Finally we gave both groups a free option. Would you want to help the planet and society if there is no downside? Unsurprisingly, the response was overwhelmingly positive. I would suggest the fact that a small minority were willing to give up this free option, is indicative of an extreme bias against ethical & sustainable investing. A kind of protest vote against the whole notion of it.

Where to from here?

I believe the inclination to negatively frame ethical & sustainable investing (including tentative or apologetic language) cultivates the bias that there is a performance cost. Despite increasing evidence that ethical & sustainable investors can generate investment alpha and despite market support for this view, the short-term relative risk of underperformance still casts a long psychological shadow. This is still a barrier to adoption of ethical & sustainable investment strategies today, but I believe there are three ways we can collectively lower these barriers.

  1. Long-term performance: We need to aim for better than the market over a longer time frame. We will do this by investing in good ethical & sustainable companies, not managing short term factors. In short – as the quote at the outset suggests – if we want to gain an advantage (investment alpha) we should be willing to risk looking like idiots (underperform) in the short term.
  2. Education: Misinformation and historic biases exist. The weight of evidence is in our favour. Continually promoting the empirical and intuitive evidence of why it works should be a priority. This is why our sustainability soapbox exists
  3. Absolutely positive: Investors broadly appreciate that companies benefit from acting sustainably. When discussing sustainable investing, focus on these long-term absolute benefits rather than negative language which encourages short-term thinking and historic biases. See How to talk to sustainable investing sceptics

One last thing. We started our global sustainable journey three years ago. Our BHAG (Big Hairy Audacious Goal) was to be the best performing global equity fund in the world. We can’t claim to have achieved that (yet J) but we’ve done well over this relatively short time frame. It is our continued aim that our investments, our performance and this blog to have a positive impact on the planet, society and client returns.

Results in more detail

Sample bias is likely in the results with more sustainably minded investors (our blog readers etc.) being over-represented. Responses came from a variety of backgrounds including professional financial advisors, buy-side and sell side investment professionals, general financial professionals and a small number of interested retail investors.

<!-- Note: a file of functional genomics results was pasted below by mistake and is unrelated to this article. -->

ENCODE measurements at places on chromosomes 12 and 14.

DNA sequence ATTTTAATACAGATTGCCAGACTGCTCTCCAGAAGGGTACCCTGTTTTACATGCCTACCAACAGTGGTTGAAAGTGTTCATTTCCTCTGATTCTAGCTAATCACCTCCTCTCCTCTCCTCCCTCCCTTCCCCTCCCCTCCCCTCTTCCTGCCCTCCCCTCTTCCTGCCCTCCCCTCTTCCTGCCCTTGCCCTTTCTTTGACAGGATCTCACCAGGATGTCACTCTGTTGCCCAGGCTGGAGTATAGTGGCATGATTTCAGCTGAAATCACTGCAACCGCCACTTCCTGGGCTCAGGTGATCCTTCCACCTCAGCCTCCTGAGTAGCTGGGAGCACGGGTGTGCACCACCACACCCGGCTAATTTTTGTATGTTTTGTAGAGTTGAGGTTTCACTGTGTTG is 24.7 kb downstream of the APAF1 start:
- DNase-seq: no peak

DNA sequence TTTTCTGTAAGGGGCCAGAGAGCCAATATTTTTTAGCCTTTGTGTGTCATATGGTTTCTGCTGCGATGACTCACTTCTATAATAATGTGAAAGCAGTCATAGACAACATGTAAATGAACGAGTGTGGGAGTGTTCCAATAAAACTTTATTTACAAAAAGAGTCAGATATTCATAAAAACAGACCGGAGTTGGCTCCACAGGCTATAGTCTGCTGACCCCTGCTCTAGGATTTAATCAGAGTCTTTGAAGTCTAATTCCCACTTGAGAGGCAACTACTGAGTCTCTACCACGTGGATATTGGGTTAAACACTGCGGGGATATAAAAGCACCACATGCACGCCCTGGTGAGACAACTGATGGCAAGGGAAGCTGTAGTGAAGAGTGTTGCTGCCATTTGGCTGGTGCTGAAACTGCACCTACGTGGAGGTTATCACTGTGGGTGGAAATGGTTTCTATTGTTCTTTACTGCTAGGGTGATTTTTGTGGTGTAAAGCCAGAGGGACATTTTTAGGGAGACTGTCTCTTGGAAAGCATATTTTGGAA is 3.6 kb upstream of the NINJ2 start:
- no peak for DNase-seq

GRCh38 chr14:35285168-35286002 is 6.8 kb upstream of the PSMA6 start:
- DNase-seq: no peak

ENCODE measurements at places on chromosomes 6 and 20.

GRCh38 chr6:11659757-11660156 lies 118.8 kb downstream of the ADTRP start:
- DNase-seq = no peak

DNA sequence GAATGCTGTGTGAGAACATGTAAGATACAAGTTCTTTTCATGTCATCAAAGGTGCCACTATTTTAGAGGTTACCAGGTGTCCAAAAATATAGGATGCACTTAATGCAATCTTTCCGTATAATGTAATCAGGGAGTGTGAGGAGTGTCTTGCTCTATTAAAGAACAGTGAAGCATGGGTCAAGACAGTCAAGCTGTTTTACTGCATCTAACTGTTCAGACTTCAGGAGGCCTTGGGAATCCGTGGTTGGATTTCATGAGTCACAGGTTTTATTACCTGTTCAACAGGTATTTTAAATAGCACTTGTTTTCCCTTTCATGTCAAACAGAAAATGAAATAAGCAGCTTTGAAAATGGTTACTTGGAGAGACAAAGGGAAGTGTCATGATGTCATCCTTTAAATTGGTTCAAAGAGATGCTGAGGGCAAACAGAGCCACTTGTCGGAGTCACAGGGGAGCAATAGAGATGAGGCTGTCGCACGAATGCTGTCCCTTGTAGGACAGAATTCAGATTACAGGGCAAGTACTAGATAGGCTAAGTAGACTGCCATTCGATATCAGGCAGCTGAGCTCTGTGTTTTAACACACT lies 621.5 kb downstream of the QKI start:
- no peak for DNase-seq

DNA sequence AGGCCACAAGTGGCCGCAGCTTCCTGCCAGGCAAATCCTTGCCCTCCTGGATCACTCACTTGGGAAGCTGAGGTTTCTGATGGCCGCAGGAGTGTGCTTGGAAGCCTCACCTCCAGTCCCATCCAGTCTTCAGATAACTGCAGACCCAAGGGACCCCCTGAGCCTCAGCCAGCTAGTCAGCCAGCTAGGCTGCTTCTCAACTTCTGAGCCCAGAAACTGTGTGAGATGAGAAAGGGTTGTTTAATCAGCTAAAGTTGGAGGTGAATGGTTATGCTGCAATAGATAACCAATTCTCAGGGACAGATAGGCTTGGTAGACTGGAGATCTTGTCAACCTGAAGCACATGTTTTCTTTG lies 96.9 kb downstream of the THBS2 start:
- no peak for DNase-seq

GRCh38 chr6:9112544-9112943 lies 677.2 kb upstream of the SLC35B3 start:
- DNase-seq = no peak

Questions 1, 2 and 3 were designed to see if investors expected sustainable actions by companies to result in benefits or costs. I wanted to consider both fundamental economic impacts (i.e. revenue and profits) and market perception (i.e. valuation and risk). NB – Because of the A/B test, strong agreement to the positive questions = strong disagreement in the negative questions. The charts below show that respondents from both groups were in strong agreement that companies acting ethically & sustainably will see positive market / economic benefits. There is no significant difference.

Question 4 was designed to ask the all-important question (well to us fund managers anyway) of whether a fund manager’s performance is effected by investing ethically & sustainably. The charts below show that when framed positively, 67.4% of respondents agreed or strongly agreed that there could be a direct performance benefit to investing sustainably. When framed negatively, the equivalent response was only 41.9%. A 25.5% divergence. 43.2% of responses to the negatively framed question agreed or strongly agreed that performance could be impaired by excluding companies that have negative impacts. To put it statistically, there is a clear skew in the distribution of responses which suggests that the framing of the question has influenced the results.

Question 5 was the same for everyone (no tricks here). A simple hypothetical question.  Would you invest in an ethical or sustainable fund rather than “traditional” fund if the risk / reward was the same? An overwhelmingly positive response shows that 92.2% of respondents either agreed or strongly agreed that they would rather invest in a sustainable or ethical fund vs a “traditional” fund, all else equal.

 

About the author